Europe leads the world on chemical reform. The European Union is leading the world on chemical policy. REACH (The Registration, Evaluation and Authorization of Chemicals) is the new law. REACH provides the public with information about chemicals in the products we buy, including both labeling requirements and the creation of a public data base of chemical and their properties. Key features of REACH are that it requires registration and evaluation of all chemicals produced in or imported to the European Union and applies risk to both new and existing chemicals.
Not surprising, U.S. chemical giants are aggressively opposed to REACH and have lead the way to block the development of similar policies in the United States. The American Chemistry Council has funneled millions of dollars into fighting chemical reform, fearing they will be forced to spend more on proving their products are safe.
Manufacturers should have to prove their products are safe. The burden of proof (both scientific and financial) should be on the producers of chemicals to demonstrate their safety, not on government regulators to prove that they are harmful. All industrial chemicals should undergo testing and evaluation for human toxicological effects and environmental impacts.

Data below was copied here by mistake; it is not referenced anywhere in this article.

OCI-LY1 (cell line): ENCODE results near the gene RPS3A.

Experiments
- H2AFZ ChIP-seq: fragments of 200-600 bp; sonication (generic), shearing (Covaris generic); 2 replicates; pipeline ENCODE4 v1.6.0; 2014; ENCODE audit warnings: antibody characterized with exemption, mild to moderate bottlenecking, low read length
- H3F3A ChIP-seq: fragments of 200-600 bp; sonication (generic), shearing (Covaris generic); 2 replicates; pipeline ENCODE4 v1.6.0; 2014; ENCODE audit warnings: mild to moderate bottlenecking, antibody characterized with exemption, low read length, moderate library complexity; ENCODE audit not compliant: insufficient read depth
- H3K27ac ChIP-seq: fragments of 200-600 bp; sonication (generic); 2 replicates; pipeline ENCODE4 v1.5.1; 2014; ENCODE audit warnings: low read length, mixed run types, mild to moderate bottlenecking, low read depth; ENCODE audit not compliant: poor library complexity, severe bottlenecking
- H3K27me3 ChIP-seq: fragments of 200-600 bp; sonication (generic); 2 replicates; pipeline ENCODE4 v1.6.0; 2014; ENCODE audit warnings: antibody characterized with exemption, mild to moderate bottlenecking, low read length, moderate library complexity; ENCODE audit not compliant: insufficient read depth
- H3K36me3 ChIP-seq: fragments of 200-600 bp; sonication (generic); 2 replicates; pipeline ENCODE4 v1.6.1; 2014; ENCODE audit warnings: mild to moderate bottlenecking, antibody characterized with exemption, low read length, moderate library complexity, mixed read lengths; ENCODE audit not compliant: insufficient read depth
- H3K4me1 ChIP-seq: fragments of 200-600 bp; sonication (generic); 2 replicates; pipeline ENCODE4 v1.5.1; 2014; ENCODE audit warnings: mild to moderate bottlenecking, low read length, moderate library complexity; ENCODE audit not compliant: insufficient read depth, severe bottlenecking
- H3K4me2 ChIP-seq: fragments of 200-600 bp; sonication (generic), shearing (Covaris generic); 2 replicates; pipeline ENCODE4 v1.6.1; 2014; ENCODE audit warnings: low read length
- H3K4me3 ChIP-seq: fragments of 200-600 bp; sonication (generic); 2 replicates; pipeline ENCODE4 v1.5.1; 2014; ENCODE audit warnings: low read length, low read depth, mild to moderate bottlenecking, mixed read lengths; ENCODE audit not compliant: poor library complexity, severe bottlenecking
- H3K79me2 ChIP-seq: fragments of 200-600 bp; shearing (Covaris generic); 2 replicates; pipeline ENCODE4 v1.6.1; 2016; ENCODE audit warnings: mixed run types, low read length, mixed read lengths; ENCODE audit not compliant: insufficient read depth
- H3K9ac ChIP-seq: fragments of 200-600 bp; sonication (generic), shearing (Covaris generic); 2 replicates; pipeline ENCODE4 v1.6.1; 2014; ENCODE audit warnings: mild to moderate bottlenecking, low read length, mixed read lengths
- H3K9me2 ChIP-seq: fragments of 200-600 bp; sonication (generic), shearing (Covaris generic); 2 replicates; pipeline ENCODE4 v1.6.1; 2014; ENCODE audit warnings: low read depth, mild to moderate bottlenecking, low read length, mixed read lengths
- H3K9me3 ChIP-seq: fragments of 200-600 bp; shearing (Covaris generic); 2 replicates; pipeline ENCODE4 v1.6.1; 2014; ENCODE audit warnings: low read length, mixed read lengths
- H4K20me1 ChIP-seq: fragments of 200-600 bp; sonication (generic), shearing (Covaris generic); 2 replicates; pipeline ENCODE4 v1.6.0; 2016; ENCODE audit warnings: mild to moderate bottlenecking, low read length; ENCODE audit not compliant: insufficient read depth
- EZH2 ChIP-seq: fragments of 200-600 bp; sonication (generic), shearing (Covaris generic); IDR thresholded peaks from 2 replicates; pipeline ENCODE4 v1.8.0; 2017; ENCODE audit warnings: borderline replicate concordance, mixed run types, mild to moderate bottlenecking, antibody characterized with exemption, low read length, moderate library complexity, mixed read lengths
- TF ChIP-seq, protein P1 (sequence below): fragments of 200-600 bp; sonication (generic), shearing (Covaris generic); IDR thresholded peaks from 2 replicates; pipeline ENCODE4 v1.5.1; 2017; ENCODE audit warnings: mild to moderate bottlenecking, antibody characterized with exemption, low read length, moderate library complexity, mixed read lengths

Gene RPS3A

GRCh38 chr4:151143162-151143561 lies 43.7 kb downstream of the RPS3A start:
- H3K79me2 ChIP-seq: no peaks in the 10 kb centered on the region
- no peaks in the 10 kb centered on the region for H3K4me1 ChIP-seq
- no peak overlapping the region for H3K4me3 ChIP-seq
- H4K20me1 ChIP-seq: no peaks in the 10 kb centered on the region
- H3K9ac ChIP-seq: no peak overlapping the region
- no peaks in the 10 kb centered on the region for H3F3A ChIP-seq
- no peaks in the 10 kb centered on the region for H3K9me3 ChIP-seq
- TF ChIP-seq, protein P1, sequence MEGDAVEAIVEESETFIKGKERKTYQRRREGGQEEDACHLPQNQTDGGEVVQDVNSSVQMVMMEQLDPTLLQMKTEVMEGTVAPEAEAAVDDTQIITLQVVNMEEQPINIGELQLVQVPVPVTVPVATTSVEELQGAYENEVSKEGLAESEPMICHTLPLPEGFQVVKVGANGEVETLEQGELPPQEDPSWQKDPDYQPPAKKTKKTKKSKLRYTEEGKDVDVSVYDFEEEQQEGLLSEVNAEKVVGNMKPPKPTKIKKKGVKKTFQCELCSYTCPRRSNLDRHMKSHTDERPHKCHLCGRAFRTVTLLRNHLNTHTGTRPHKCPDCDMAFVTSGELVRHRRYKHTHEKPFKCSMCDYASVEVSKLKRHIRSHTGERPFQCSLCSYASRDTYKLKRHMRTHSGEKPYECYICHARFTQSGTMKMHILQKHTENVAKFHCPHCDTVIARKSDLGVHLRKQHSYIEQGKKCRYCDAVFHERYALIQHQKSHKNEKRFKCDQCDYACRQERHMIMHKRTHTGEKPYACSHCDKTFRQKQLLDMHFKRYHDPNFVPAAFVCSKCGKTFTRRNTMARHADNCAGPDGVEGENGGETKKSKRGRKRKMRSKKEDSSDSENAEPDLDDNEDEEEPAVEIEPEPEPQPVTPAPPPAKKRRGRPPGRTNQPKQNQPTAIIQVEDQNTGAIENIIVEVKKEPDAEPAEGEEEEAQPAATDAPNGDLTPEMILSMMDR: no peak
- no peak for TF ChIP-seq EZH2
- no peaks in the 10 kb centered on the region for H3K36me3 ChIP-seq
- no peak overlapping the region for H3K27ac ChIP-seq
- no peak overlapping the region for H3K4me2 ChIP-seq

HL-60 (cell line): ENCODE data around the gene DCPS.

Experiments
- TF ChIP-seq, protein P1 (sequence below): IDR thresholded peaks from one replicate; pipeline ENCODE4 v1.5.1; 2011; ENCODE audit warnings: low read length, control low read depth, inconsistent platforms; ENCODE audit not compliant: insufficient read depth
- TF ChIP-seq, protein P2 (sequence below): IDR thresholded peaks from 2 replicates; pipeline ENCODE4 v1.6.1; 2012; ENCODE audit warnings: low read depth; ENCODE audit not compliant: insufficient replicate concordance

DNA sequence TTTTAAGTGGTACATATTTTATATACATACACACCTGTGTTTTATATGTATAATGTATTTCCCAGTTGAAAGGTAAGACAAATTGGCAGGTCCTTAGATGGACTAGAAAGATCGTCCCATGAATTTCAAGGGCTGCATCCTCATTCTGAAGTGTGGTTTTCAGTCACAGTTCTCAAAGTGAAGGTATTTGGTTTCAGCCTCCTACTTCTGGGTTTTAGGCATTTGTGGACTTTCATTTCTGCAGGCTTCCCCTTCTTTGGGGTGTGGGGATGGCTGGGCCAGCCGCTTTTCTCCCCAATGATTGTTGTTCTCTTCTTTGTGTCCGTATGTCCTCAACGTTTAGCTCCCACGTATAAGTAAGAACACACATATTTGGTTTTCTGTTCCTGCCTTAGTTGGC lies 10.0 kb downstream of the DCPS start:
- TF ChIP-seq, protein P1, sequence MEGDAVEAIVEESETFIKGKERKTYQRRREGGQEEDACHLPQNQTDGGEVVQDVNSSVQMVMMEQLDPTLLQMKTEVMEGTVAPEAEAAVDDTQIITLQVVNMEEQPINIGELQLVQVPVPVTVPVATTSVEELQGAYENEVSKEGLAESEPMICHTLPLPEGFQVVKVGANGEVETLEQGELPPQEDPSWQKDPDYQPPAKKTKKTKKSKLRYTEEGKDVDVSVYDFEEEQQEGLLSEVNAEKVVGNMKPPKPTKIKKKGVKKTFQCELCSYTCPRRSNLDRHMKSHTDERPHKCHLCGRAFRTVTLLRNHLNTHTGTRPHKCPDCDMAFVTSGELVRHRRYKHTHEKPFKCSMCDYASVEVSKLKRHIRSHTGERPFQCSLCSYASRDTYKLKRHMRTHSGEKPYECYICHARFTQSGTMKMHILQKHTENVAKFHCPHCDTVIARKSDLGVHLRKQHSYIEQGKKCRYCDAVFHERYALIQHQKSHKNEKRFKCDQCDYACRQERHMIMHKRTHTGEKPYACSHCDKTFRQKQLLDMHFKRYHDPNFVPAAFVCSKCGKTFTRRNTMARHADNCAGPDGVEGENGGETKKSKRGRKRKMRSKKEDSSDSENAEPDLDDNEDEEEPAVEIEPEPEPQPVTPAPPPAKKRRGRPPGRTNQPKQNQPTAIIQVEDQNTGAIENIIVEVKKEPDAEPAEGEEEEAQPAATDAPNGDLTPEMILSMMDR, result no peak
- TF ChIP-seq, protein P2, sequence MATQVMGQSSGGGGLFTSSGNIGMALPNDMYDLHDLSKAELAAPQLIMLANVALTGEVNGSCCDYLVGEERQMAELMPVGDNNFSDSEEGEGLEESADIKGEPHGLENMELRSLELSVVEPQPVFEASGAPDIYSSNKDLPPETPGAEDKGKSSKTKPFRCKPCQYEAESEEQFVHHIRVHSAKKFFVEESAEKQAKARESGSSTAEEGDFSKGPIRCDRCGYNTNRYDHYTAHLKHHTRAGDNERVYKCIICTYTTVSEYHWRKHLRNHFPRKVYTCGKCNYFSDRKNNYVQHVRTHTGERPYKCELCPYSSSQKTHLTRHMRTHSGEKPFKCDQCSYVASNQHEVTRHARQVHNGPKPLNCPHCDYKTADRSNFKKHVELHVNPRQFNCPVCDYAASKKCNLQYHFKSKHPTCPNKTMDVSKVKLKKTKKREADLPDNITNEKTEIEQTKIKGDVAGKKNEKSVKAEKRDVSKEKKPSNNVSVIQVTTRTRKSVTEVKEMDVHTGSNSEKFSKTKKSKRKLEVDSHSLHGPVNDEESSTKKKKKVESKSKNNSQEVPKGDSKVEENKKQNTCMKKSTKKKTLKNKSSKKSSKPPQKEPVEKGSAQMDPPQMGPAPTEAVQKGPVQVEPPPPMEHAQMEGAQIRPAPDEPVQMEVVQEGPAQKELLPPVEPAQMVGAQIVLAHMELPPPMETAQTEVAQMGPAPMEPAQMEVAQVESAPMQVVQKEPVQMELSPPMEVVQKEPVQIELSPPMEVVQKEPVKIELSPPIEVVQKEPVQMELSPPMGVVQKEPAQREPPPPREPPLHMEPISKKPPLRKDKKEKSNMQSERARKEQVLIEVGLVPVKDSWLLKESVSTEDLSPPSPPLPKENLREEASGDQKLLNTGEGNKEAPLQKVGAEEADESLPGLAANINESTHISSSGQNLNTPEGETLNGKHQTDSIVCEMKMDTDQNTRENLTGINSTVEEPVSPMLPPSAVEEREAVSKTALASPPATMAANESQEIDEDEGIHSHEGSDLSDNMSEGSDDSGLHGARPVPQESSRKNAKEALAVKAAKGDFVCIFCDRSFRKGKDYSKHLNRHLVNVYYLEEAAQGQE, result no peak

We need to develop safer alternatives to the toxic chemicals used today in products and production processes. And we need to develop a new energy economy for Ontario, one that provides good jobs, builds economic security, and protects our environment, one that is not heavily reliant on nuclear power and the mining of uranium. We have a skilled workforce of tradespeople (many from our faltering manufacturing sector); a manufacturing sector that can make high quality products; Universities and research facilities; investors seeking opportunities.
Last week a number of us went to Toronto to hear Dr. Devra Davis, world authority on cancer and its causes. One of the points she made was: Things can be legal and immoral all at the same time. Think of slavery, handling of toxic waste, Canadian use of asbestos, throwing peaceful protesters into jail and ordering obscene fines.
Our governments have a duty to assess the risk of mining uranium and apply the Precautionary Principle to reduce the threat to human health and the environment. The burden of proof must be placed on the proponent of uranium mining and not on the potential victims. It is time for our government to do the right thing, not perpetuate immoral actions that are legal.